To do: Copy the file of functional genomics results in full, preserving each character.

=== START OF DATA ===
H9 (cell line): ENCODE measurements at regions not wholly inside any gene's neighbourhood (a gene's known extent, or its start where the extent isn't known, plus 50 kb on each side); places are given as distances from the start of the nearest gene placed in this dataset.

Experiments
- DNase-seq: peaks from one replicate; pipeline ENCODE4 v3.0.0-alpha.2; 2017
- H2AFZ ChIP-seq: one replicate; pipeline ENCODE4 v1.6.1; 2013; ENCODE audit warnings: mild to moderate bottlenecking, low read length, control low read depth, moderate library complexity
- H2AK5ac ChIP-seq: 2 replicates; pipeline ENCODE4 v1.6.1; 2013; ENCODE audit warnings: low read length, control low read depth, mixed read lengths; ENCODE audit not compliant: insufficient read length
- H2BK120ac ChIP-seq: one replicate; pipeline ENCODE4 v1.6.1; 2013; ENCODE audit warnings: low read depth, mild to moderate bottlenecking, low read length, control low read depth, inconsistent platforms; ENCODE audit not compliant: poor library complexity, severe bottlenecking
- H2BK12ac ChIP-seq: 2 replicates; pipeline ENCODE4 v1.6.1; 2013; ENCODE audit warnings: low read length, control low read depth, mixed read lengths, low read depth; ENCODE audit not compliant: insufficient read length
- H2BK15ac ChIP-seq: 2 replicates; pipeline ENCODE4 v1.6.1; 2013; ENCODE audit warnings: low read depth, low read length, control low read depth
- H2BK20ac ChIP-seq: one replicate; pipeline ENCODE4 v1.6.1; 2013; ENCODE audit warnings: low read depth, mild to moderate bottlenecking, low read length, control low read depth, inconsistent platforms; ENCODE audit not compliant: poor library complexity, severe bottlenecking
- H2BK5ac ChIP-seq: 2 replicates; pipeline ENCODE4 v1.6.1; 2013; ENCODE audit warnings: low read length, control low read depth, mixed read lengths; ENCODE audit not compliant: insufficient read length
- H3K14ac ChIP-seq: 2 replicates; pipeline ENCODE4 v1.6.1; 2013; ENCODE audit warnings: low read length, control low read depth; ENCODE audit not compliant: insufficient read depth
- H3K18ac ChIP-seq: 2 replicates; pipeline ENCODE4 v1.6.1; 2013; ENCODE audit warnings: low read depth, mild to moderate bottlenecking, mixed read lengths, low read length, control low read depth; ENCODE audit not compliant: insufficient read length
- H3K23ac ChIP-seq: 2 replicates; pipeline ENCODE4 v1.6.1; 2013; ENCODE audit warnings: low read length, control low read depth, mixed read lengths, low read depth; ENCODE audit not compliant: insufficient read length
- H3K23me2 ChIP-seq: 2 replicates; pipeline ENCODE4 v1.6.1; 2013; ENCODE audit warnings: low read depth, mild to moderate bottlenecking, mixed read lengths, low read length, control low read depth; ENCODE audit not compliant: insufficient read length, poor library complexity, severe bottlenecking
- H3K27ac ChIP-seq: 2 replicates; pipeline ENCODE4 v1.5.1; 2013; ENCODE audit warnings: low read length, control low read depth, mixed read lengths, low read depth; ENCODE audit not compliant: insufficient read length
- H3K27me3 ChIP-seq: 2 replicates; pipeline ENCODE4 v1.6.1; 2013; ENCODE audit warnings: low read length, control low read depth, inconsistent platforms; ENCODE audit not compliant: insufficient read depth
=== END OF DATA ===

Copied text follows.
H9 (cell line): ENCODE measurements at regions not wholly inside any gene's neighbourhood (a gene's known extent, or its start where the extent isn't known, plus 50 kb on each side); places are given as distances from the start of the nearest gene placed in this dataset.

Experiments
- DNase-seq: peaks from one replicate; pipeline ENCODE4 v3.0.0-alpha.2; 2017
- H2AFZ ChIP-seq: one replicate; pipeline ENCODE4 v1.6.1; 2013; ENCODE audit warnings: mild to moderate bottlenecking, low read length, control low read depth, moderate library complexity
- H2AK5ac ChIP-seq: 2 replicates; pipeline ENCODE4 v1.6.1; 2013; ENCODE audit warnings: low read length, control low read depth, mixed read lengths; ENCODE audit not compliant: insufficient read length
- H2BK120ac ChIP-seq: one replicate; pipeline ENCODE4 v1.6.1; 2013; ENCODE audit warnings: low read depth, mild to moderate bottlenecking, low read length, control low read depth, inconsistent platforms; ENCODE audit not compliant: poor library complexity, severe bottlenecking
- H2BK12ac ChIP-seq: 2 replicates; pipeline ENCODE4 v1.6.1; 2013; ENCODE audit warnings: low read length, control low read depth, mixed read lengths, low read depth; ENCODE audit not compliant: insufficient read length
- H2BK15ac ChIP-seq: 2 replicates; pipeline ENCODE4 v1.6.1; 2013; ENCODE audit warnings: low read depth, low read length, control low read depth
- H2BK20ac ChIP-seq: one replicate; pipeline ENCODE4 v1.6.1; 2013; ENCODE audit warnings: low read depth, mild to moderate bottlenecking, low read length, control low read depth, inconsistent platforms; ENCODE audit not compliant: poor library complexity, severe bottlenecking
- H2BK5ac ChIP-seq: 2 replicates; pipeline ENCODE4 v1.6.1; 2013; ENCODE audit warnings: low read length, control low read depth, mixed read lengths; ENCODE audit not compliant: insufficient read length
- H3K14ac ChIP-seq: 2 replicates; pipeline ENCODE4 v1.6.1; 2013; ENCODE audit warnings: low read length, control low read depth; ENCODE audit not compliant: insufficient read depth
- H3K18ac ChIP-seq: 2 replicates; pipeline ENCODE4 v1.6.1; 2013; ENCODE audit warnings: low read depth, mild to moderate bottlenecking, mixed read lengths, low read length, control low read depth; ENCODE audit not compliant: insufficient read length
- H3K23ac ChIP-seq: 2 replicates; pipeline ENCODE4 v1.6.1; 2013; ENCODE audit warnings: low read length, control low read depth, mixed read lengths, low read depth; ENCODE audit not compliant: insufficient read length
- H3K23me2 ChIP-seq: 2 replicates; pipeline ENCODE4 v1.6.1; 2013; ENCODE audit warnings: low read depth, mild to moderate bottlenecking, mixed read lengths, low read length, control low read depth; ENCODE audit not compliant: insufficient read length, poor library complexity, severe bottlenecking
- H3K27ac ChIP-seq: 2 replicates; pipeline ENCODE4 v1.5.1; 2013; ENCODE audit warnings: low read length, control low read depth, mixed read lengths, low read depth; ENCODE audit not compliant: insufficient read length
- H3K27me3 ChIP-seq: 2 replicates; pipeline ENCODE4 v1.6.1; 2013; ENCODE audit warnings: low read length, control low read depth, inconsistent platforms; ENCODE audit not compliant: insufficient read depth